The flat battleship gray facade of the Galley Restaurant doesn’t prepare you for the appealing ambiance that awaits within. Step across the threshold onto the ochre hued Mediterranean floor of the foyer, the walls hung with stunning Audubon prints, and you are in another dimension. The friendly hostess greets you and invites you into a spacious high ceiled room featuring an imposing carved oak bar, its granite top set for informal dining as are several small tables. But it is the view from the west wall of large windows that captures your attention. Beyond a stone terrace surrounding a fountain pool is Lake Hartwell, shimmering in the late afternoon sun. The beauty of the scene will hold your attention until your hostess reminds you that your table in the main dining room is ready, and you remember that you’ve come to The Galley for more than the view. The food is also worth the trip, but that was not always the case.
In 1984, David Freeman took a big gamble to fulfill a dream and bought the lots, some docks, and a couple of nondescript buildings that had been constructed by the Corps of Engineers when Portman Marina was under development. Freeman improved the docks, now numbering 17, then turned his attention to the snack bar in the larger of the two buildings. He describes it as “an ordinary little stand for boaters to grab a quick breakfast or lunch and maybe some snacks for their boats…nothing more.” Freeman expanded the snack bar, added tables and chairs, and began to serve Breakfast and lunches worth attention. His initial success evolved into the popular dining establishment he oversees today. Beside the bar and grill rooms and the large dining room, The Galley has two private banquet/party rooms, one downstairs, the other upstairs that is a popular site for wedding parties as the room overlooks the lake and is connected via an outside stairway to the terrace, the dockside gardens, and the gazebo, a romantic setting for wedding ceremonies. Freeman speaks enthusiastically as he describes the transformation of the 2,000 square foot snack bar into the gracious 12,000 square foot restaurant and catering business that today attracts patrons from four counties in the South Carolina upstate and from parts of Georgia.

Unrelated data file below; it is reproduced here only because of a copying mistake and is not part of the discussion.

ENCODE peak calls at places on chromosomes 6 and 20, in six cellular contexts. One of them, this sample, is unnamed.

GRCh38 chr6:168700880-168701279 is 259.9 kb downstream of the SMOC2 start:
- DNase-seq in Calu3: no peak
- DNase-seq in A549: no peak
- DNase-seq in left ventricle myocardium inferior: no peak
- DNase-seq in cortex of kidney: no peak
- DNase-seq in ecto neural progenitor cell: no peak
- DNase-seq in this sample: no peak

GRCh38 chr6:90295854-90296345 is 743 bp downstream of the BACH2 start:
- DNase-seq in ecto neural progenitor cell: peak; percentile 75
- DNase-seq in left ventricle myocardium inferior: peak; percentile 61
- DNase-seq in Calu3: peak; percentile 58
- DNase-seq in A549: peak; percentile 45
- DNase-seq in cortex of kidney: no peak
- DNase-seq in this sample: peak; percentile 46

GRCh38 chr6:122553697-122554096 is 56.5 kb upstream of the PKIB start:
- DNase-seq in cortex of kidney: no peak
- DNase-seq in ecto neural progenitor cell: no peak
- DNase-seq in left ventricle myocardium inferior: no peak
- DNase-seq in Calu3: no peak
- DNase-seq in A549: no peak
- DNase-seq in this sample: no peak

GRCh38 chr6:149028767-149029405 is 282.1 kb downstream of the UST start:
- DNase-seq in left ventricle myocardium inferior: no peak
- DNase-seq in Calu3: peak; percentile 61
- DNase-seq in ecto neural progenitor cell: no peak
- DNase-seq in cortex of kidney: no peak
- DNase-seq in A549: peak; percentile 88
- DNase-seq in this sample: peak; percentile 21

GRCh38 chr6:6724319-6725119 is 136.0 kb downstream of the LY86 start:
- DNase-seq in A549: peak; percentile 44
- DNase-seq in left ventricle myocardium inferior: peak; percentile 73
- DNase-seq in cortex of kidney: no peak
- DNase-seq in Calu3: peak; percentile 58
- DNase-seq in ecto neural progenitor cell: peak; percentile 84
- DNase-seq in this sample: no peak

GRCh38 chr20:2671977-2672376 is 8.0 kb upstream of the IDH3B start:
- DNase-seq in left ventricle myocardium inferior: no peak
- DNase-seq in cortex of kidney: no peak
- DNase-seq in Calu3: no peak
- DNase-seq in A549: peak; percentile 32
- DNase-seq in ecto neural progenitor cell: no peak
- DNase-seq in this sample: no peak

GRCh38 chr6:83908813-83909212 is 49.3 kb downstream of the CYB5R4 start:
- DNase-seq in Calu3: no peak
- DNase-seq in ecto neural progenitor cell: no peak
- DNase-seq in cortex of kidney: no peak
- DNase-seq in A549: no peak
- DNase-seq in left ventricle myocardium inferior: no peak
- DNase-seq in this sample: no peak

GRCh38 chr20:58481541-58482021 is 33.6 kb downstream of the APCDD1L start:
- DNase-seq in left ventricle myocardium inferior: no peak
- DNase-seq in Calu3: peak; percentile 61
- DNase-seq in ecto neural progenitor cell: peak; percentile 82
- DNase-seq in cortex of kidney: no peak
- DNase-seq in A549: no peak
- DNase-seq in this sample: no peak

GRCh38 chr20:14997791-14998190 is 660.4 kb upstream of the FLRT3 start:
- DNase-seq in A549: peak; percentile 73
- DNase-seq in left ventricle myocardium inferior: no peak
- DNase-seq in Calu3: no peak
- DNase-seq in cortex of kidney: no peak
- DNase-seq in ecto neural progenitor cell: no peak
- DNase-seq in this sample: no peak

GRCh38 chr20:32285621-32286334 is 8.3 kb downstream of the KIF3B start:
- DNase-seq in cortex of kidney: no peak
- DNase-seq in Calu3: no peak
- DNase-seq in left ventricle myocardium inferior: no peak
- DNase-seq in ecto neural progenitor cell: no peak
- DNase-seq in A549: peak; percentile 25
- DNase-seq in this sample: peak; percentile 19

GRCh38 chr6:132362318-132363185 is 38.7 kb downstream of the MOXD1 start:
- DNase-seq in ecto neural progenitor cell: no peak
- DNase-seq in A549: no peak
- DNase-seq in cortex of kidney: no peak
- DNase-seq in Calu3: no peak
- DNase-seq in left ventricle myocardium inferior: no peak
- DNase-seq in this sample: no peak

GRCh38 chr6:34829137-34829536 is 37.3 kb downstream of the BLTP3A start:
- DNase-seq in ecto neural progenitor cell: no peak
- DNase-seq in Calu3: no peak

The Galley menu reflects Freeman’s restaurant philosophy “to use nothing but high quality ingredients carefully prepared.” For him that means “the finest beef, chops, roasts, and seafood… and only the freshest seasonal vegetables and fruits, all prepared on the premises.” This includes many of the desserts as well, most notably the Crème Brûlée. The entrees are served with freshly baked bread; salad; vegetable; and stone-ground grits, rice, french-fried potatoes or onion rings. Among the most popular entrees are the slow roasted prime rib, herb crusted flame broiled rack of lamb, and flame roasted chicken, a selection Freeman retired from the menu once, but returned because he said, “My regular customers insisted!” Other favorites include hand-battered fried gulf shrimp (and it really is hand-battered with a mixture of soft bread crumbs and parmesan made fresh daily), blackened or grilled fillet of salmon, and flounder stuffed with crab meat.